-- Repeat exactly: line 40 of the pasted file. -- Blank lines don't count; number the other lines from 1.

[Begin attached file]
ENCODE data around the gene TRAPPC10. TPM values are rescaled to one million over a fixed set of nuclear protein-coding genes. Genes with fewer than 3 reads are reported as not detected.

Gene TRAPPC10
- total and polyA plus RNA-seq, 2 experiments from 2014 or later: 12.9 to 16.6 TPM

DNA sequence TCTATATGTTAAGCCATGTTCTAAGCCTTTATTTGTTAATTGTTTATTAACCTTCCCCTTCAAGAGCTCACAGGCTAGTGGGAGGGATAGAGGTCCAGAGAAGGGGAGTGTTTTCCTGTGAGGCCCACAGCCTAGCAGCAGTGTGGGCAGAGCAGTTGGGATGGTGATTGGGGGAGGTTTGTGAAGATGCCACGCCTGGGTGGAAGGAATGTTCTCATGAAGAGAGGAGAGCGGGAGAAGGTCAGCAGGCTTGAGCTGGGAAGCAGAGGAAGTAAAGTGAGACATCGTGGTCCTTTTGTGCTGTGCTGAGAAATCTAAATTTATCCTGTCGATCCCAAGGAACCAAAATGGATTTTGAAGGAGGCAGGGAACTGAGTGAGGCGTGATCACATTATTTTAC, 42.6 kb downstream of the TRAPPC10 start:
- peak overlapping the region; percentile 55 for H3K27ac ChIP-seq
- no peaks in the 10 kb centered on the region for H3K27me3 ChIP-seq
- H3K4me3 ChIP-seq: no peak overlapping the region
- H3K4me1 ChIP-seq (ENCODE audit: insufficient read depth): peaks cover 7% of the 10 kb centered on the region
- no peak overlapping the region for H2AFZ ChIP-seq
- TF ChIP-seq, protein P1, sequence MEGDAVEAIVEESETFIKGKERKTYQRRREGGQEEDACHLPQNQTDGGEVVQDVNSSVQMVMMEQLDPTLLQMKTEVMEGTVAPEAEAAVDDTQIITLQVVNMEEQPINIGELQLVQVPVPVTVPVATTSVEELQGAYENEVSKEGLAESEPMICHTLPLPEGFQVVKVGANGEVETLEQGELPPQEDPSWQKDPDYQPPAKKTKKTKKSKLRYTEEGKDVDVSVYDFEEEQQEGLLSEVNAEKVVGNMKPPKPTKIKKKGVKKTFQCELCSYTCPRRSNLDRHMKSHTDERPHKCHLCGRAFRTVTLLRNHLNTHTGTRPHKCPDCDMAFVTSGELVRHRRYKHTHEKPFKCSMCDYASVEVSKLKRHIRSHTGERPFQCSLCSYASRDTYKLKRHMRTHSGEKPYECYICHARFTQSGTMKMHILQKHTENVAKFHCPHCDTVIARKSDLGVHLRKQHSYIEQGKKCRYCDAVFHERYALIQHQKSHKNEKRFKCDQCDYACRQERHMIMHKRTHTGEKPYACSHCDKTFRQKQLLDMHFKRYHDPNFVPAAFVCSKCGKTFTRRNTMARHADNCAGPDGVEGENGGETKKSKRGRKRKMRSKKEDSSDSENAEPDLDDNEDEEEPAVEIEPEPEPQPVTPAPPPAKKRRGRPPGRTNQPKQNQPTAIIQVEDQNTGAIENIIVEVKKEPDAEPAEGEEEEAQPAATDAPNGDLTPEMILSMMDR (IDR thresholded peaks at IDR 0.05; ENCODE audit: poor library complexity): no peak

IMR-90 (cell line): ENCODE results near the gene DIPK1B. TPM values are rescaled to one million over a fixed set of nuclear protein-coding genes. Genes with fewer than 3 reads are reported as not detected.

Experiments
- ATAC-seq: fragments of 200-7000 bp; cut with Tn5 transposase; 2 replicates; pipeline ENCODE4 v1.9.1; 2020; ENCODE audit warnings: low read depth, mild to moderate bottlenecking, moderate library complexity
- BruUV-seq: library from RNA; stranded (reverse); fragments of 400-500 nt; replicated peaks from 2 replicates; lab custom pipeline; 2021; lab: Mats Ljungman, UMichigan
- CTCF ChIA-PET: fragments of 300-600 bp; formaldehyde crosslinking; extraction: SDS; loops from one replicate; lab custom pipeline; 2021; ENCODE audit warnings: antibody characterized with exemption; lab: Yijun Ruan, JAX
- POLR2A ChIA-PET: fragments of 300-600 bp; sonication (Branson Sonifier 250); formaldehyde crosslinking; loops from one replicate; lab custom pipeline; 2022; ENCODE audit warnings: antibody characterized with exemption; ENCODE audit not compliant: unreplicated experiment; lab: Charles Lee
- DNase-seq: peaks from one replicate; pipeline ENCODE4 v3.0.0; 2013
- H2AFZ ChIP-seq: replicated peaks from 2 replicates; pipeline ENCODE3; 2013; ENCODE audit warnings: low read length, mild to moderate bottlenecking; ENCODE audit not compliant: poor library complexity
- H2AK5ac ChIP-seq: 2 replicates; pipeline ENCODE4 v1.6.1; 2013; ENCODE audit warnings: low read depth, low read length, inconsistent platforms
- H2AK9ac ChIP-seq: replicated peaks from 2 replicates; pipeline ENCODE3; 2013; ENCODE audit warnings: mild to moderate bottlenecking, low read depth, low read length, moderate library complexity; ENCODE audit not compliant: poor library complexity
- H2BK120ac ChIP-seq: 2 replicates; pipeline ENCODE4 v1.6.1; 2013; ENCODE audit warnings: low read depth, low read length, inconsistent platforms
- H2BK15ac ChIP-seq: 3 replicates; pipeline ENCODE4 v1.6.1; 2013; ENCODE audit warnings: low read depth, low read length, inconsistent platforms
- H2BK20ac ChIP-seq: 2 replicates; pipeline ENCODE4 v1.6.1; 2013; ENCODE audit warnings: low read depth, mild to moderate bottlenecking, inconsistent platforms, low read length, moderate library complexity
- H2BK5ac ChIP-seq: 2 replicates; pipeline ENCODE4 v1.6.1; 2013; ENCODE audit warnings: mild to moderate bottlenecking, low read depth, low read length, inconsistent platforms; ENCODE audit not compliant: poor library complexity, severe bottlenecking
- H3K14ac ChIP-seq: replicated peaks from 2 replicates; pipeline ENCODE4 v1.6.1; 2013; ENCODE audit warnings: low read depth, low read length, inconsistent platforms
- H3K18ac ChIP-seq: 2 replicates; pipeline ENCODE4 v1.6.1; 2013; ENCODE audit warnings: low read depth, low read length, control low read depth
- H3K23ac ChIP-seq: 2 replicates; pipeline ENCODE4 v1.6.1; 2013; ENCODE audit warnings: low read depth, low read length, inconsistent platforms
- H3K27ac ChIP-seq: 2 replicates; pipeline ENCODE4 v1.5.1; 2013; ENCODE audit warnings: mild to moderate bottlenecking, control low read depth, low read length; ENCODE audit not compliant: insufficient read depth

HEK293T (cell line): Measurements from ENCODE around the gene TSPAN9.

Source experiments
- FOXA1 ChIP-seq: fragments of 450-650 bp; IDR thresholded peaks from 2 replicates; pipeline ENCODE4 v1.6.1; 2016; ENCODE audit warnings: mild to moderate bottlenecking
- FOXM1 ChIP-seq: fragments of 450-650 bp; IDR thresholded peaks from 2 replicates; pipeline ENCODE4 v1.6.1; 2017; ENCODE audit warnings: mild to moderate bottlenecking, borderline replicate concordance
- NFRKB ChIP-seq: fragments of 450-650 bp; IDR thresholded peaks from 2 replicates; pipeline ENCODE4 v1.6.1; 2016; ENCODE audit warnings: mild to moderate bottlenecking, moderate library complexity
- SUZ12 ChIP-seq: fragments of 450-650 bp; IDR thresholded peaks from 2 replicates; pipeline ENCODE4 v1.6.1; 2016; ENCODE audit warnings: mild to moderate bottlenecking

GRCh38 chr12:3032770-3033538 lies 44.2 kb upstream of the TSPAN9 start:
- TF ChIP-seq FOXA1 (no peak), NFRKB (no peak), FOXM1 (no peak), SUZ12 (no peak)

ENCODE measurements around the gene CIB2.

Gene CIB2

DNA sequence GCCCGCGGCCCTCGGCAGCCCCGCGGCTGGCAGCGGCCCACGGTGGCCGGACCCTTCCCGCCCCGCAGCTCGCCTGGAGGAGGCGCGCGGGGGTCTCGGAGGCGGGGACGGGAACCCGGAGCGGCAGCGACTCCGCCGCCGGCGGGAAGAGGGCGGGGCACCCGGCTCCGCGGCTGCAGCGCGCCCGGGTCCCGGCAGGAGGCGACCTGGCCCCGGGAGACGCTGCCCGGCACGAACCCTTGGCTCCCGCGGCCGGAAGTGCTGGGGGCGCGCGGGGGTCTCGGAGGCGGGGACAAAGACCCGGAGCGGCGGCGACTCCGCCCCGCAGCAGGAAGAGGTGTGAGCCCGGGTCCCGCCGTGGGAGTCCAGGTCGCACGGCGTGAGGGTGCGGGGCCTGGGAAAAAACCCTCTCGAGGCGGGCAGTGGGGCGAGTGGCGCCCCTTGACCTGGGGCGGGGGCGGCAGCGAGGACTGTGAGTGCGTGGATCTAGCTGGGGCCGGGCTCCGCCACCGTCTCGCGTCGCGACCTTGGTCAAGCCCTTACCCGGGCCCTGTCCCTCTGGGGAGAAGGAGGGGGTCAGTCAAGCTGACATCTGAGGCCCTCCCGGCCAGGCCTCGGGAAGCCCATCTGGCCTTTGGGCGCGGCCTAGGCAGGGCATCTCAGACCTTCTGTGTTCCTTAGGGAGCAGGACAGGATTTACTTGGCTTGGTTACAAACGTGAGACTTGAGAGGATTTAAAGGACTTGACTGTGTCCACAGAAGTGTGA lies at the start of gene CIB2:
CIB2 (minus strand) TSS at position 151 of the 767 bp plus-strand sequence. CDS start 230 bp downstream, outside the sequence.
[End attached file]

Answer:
CIB2 (minus strand) TSS at position 151 of the 767 bp plus-strand sequence. CDS start 230 bp downstream, outside the sequence.